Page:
Something Different from EABS
John Lyons' EABS seminar The Biblical World and its Reception has a sub-theme on music (more precisely pop, rock etc.) this August and I believe he'll have all the details in due course. Here's my abstract and I suppose it is pretty much unlike anything I've done before in the world of academic biblical studies.
Black Monks or Hip Priests? Using Biblical and Religious Language in the Manchester Alternative Music Scene, 1977-1994
The city of Manchester between the late 1970s and the early 1990s is frequently regarded as a major UK centre for alternative music, boasting bands such as The Fall, Buzzcocks, Joy Division, New Order, The Smiths, 808 State, Happy Mondays, and Stone Roses, the record label Factory Records, charismatic figures such as Tony Wilson, a major club in The Hacienda, and prominent figures in influential music scenes such as post-punk and acid/rave. While there is increasing intellectual attention paid to this place and period in the history of popular music, it is rarely noted that there was a constant and creative use of the Bible, biblical texts, and religious imagery throughout. Moreover, this use of Bible and religion is notably different between the late 1970s and early 1990s, from being used in the name of dark introspection, cynical observation, nihilism and pessimism to being used in the name of self-congratulation, self-importance and (largely misguided) optimism. This paper will look at the different and diverse reasons for this stark shift by looking at, for instance, the dominant personalities, musical experimentation and trends, changes in drug use, the influence of Thatcherism, the increasing lure of mainstream popular culture, and the changing cityscape of Manchester.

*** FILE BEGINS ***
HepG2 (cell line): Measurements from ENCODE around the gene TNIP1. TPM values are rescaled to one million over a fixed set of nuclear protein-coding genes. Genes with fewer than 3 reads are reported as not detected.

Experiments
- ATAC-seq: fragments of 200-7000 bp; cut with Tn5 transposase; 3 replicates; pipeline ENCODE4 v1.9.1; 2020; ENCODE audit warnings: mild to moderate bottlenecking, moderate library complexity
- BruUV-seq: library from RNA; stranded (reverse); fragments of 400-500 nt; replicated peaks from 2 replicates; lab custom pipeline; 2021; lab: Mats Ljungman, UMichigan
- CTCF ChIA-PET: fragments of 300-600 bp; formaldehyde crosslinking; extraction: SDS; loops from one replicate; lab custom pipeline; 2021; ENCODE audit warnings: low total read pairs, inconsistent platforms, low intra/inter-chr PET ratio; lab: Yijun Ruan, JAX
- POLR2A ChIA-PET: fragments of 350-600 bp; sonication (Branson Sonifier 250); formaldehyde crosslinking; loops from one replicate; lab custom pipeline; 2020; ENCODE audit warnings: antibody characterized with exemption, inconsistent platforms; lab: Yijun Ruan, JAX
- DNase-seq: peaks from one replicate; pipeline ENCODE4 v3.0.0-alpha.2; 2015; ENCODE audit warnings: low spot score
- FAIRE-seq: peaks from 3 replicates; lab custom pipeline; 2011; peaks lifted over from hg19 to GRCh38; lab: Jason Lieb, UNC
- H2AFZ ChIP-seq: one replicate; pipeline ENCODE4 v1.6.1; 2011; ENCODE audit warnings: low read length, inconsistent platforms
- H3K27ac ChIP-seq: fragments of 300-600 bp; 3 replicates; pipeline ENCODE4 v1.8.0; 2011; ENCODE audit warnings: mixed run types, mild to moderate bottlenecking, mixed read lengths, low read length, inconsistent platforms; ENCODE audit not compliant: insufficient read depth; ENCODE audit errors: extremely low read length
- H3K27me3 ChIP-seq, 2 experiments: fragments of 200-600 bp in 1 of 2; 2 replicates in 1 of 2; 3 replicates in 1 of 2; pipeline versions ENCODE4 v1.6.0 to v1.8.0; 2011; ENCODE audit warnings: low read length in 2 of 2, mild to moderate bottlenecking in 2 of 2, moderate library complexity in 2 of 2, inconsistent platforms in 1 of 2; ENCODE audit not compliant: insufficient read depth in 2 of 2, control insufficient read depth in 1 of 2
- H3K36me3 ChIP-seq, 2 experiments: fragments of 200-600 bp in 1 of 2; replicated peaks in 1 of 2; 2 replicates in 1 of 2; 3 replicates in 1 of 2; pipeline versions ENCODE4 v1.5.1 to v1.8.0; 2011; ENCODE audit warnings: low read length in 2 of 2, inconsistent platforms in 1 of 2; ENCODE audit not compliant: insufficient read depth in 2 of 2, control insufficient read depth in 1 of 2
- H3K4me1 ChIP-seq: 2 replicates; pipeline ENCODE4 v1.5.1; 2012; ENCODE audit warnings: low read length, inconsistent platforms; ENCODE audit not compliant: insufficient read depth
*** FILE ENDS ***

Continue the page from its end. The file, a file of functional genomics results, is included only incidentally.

I'll post my SBL Boston abstract soon whether you care or not. That won't be on music but it too will be a bit different from previous stuff. Heavily tied in with next book, Jesus in an Age of Terror.